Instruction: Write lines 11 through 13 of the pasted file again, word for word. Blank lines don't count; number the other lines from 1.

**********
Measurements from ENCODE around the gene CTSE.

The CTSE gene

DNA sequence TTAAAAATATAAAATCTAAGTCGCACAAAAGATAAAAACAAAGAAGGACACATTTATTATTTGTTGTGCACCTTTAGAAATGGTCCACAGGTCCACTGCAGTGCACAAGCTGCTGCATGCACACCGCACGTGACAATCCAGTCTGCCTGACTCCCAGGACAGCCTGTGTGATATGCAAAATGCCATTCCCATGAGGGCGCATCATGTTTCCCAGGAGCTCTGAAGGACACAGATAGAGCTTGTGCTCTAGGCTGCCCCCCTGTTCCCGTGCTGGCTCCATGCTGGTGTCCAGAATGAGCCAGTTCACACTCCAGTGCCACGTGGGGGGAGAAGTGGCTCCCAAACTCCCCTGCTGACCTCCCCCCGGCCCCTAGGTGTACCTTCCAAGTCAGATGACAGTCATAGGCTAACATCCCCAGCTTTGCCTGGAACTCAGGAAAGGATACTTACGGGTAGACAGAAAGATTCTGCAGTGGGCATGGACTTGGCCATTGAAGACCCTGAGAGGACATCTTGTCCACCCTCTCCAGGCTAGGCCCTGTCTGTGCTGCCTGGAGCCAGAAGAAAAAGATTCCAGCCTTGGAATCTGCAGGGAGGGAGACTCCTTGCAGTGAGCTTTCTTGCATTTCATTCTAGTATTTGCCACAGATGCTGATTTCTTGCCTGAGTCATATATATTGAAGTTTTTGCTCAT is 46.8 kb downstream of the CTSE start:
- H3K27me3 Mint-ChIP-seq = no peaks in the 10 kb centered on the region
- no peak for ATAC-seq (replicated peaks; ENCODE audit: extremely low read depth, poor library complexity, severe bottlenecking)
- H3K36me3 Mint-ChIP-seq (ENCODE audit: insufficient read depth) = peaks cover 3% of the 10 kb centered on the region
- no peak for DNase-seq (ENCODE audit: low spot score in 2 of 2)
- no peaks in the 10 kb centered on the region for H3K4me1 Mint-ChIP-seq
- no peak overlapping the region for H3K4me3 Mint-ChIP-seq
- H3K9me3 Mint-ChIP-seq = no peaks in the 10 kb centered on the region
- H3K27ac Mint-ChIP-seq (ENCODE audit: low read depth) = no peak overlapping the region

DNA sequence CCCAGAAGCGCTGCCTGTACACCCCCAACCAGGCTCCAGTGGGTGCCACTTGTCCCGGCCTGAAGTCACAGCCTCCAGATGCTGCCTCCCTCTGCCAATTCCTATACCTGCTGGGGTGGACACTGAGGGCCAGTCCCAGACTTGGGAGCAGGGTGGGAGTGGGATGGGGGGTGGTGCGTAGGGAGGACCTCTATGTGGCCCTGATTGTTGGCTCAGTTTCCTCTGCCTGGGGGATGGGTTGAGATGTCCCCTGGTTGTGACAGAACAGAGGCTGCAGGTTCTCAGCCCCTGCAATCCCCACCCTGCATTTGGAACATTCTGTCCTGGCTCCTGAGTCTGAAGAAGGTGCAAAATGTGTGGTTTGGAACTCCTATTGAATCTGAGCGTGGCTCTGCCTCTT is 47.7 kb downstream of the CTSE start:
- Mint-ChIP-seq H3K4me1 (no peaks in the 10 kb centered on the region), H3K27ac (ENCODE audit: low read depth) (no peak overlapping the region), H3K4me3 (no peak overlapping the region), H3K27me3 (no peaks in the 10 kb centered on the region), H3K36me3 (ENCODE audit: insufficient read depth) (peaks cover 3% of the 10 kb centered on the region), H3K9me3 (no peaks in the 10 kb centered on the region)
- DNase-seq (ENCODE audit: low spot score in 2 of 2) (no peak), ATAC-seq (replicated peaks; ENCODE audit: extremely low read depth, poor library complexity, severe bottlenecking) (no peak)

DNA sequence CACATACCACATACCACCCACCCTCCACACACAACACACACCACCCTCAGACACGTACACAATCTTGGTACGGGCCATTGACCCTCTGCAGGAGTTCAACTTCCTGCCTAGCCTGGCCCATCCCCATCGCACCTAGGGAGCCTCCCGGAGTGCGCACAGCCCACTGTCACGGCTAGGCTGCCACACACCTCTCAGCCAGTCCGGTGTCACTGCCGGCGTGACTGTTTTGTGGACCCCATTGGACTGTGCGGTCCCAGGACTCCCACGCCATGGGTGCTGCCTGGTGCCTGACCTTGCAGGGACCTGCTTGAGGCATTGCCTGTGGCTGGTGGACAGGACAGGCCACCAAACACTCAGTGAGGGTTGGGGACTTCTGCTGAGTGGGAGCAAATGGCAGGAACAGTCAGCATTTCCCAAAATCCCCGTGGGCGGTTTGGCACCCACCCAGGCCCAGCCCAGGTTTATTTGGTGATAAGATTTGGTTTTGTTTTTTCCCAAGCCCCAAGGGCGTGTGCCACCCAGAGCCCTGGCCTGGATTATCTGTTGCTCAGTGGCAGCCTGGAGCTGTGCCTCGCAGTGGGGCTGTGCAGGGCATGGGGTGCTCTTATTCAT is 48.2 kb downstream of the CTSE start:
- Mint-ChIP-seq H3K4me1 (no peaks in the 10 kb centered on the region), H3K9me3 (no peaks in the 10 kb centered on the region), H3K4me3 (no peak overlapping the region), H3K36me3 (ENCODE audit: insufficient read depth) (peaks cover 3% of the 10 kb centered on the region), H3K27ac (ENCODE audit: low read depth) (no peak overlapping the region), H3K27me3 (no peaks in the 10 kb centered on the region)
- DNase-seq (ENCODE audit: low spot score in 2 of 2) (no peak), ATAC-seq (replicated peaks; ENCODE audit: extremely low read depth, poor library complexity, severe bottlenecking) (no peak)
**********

- H3K27ac Mint-ChIP-seq (ENCODE audit: low read depth) = no peak overlapping the region

DNA sequence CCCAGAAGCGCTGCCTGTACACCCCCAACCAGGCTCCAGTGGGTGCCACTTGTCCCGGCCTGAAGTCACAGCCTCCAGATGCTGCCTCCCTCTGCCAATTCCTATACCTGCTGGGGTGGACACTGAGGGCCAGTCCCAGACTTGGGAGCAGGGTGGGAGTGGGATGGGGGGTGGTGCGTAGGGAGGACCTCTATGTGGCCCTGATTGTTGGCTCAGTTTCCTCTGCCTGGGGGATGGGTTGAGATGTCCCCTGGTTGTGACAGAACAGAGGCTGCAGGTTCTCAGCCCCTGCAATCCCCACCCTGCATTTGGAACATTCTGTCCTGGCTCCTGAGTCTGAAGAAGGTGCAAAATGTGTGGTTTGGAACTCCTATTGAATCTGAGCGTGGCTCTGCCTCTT is 47.7 kb downstream of the CTSE start:
- Mint-ChIP-seq H3K4me1 (no peaks in the 10 kb centered on the region), H3K27ac (ENCODE audit: low read depth) (no peak overlapping the region), H3K4me3 (no peak overlapping the region), H3K27me3 (no peaks in the 10 kb centered on the region), H3K36me3 (ENCODE audit: insufficient read depth) (peaks cover 3% of the 10 kb centered on the region), H3K9me3 (no peaks in the 10 kb centered on the region)